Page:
Welcome to the May/June newsletter for 2013 from the ARC Centre of Excellence for Climate System Science (CoECSS). If you know of anyone who wishes to receive this newsletter or you wish to change your subscription status, please send an email to Alvin at email@example.com.
Director Andy Pitman reports on his recent visit to the UK Met Office, farewells CMS guru Mike Rezny and looks at future areas of investment for the Centre of Excellence. Read more.
Graduate Director's Report
Find out all about the coming scientific paper-writing workshop, how to attract additional funding for international graduate students, the latest on the Winter School and our student Wiki. Read more.
Centre Manager Report
In April, Centre Manager Stephen Gray scored a coup when he managed to bring together 40 staff from different Centres of Excellence based in Sydney and Newcastle to share their experiences and listen to a presentation from ARC staff about mid-term reviews. Read more.
Mike Rezny gets Gung Ho for Blighty
The driving force of our Computational Modeling Systems (CMS) team, Mike Rezny, will be leaving the Centre at the end of this month to take up a position with the UK Met Office, helping to develop its new Gung Ho climate model. Read more.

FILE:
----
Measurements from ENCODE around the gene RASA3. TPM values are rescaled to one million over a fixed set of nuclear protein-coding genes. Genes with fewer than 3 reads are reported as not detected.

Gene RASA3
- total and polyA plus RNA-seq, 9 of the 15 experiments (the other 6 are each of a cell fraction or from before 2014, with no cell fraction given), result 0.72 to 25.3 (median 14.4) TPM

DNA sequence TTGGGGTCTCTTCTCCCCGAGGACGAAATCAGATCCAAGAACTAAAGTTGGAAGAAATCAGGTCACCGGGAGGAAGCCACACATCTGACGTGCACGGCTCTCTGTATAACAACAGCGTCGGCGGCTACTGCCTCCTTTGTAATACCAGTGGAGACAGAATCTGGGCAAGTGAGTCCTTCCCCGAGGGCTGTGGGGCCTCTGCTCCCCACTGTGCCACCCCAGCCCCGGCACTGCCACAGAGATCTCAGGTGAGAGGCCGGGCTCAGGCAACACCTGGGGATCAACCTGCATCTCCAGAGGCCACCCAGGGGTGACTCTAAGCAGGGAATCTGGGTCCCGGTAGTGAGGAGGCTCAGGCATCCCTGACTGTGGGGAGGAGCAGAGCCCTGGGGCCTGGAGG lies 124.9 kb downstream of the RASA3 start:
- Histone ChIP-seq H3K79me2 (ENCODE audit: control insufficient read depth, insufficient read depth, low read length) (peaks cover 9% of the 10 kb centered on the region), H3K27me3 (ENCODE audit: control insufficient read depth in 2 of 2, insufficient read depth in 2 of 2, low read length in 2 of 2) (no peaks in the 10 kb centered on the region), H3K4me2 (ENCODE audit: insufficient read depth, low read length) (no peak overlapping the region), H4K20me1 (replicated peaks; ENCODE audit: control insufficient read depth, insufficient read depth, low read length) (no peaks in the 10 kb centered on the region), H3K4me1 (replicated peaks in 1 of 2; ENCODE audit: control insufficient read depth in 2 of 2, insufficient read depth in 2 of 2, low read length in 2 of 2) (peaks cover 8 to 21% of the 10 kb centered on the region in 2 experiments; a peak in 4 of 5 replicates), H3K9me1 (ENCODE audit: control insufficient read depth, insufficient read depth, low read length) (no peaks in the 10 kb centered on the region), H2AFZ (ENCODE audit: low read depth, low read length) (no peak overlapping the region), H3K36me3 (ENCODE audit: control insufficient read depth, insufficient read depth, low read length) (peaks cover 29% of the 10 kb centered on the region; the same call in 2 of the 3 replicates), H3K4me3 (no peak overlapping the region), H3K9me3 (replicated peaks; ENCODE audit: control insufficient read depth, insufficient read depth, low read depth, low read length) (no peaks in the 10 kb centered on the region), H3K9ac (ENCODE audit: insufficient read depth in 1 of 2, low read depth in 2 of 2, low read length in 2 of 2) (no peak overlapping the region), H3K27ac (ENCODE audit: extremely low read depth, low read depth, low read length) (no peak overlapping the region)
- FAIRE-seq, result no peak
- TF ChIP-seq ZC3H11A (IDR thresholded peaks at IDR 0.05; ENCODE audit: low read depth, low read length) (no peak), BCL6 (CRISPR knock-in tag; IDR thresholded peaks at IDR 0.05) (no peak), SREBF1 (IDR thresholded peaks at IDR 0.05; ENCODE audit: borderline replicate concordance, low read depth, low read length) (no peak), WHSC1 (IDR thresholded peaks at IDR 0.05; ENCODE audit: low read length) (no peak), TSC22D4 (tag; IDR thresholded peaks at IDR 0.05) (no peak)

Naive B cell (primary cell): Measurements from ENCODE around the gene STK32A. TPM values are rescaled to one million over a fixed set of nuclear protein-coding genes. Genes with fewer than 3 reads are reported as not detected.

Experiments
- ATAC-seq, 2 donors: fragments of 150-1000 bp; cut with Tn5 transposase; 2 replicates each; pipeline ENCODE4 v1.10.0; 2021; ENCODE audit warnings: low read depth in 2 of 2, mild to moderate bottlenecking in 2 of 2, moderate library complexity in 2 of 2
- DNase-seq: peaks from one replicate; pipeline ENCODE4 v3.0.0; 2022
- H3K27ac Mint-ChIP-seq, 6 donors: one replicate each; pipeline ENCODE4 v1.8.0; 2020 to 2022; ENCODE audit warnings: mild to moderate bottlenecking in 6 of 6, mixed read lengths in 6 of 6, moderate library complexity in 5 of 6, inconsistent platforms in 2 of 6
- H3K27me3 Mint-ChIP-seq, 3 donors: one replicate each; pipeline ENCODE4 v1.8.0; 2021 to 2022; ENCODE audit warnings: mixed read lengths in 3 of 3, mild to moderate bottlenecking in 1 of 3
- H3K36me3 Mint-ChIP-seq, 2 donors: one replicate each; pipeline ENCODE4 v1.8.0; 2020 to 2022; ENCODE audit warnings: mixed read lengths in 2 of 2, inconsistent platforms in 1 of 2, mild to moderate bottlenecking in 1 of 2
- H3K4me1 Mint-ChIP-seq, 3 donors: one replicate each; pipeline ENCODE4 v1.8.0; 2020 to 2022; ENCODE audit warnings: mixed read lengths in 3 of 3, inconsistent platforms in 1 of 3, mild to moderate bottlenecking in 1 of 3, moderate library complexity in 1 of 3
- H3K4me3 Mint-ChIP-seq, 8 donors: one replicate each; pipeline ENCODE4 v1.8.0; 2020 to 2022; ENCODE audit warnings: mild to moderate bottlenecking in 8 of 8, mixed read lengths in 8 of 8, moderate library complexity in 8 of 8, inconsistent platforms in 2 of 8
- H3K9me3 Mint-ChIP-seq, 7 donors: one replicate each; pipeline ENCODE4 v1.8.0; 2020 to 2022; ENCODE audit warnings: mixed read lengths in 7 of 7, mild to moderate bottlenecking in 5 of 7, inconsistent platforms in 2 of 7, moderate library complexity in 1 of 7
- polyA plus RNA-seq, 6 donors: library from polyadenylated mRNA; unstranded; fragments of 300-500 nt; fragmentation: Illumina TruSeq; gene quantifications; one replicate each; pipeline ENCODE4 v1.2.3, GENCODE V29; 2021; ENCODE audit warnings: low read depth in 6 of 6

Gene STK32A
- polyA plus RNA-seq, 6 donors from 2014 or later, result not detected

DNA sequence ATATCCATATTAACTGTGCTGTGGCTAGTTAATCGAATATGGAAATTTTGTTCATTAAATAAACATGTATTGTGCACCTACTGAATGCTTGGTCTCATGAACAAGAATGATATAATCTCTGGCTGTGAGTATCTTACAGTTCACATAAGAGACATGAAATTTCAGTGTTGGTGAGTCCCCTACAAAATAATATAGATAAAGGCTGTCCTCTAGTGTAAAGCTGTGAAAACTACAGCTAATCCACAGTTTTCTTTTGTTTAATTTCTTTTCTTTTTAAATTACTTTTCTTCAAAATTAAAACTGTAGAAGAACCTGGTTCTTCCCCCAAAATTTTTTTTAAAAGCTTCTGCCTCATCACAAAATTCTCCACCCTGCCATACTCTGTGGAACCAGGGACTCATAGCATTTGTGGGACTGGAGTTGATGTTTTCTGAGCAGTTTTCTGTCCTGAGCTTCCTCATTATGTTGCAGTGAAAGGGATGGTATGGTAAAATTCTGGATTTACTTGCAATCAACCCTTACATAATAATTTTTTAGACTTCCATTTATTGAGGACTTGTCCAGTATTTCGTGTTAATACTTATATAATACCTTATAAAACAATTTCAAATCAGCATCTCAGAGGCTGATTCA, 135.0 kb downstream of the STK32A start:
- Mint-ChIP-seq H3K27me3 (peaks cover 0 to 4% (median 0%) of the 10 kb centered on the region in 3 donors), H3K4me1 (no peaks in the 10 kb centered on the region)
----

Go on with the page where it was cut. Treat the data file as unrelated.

A magical meteorological tour at UK Science Museum Archive
PhD student Linden Ashcroft recently received funding from the Centre of Excellence to further her PhD research with a visit to the meteorological archives of the UK Science Museum, where she discovered an array of historical meteorological treasures. Read more.
CoECSS staff continue to receive recognition for their outstanding capabilities. Read more.
New climate science and weather laboratory on the way
The Bureau of Meteorology, CSIRO and the Australian National University are partners in the development of a new Virtual Laboratory at the ANU's National Computational Infrastructure (NCI) facility. Read more.
The two Chris' are off to Antarctica again
The CoE's Chris Fogwill and CCRC's Chris Turney are leading a privately-funded voyage of discovery to the Antarctic during the Austral summer of 2013-2014. Read more.
Climate Science Survey
Australian National University PhD student Miriam Dunn is calling for climate scientists to complete a 15-20 minute survey in an effort to identify the types of climate information that could be useful in the future for decision makers. Responses will be completely anonymous. The results of the survey will then be compared with those from a previous survey completed by users of climate information.
Thunderstorm panorama by Franz Mattushka (wiki commons license).
If you have any questions, please contact Miriam at firstname.lastname@example.org.
Follow this link to take part in the survey.
What Sophie did next
Sophie Lewis has been doing some fascinating work this year with ACCESS climate simulations. Along the way, she has been maintaining an intermittent blog of her experiments and their results on the CoECSS website. These blogs have been picking up quite a following online both inside and outside the Centre.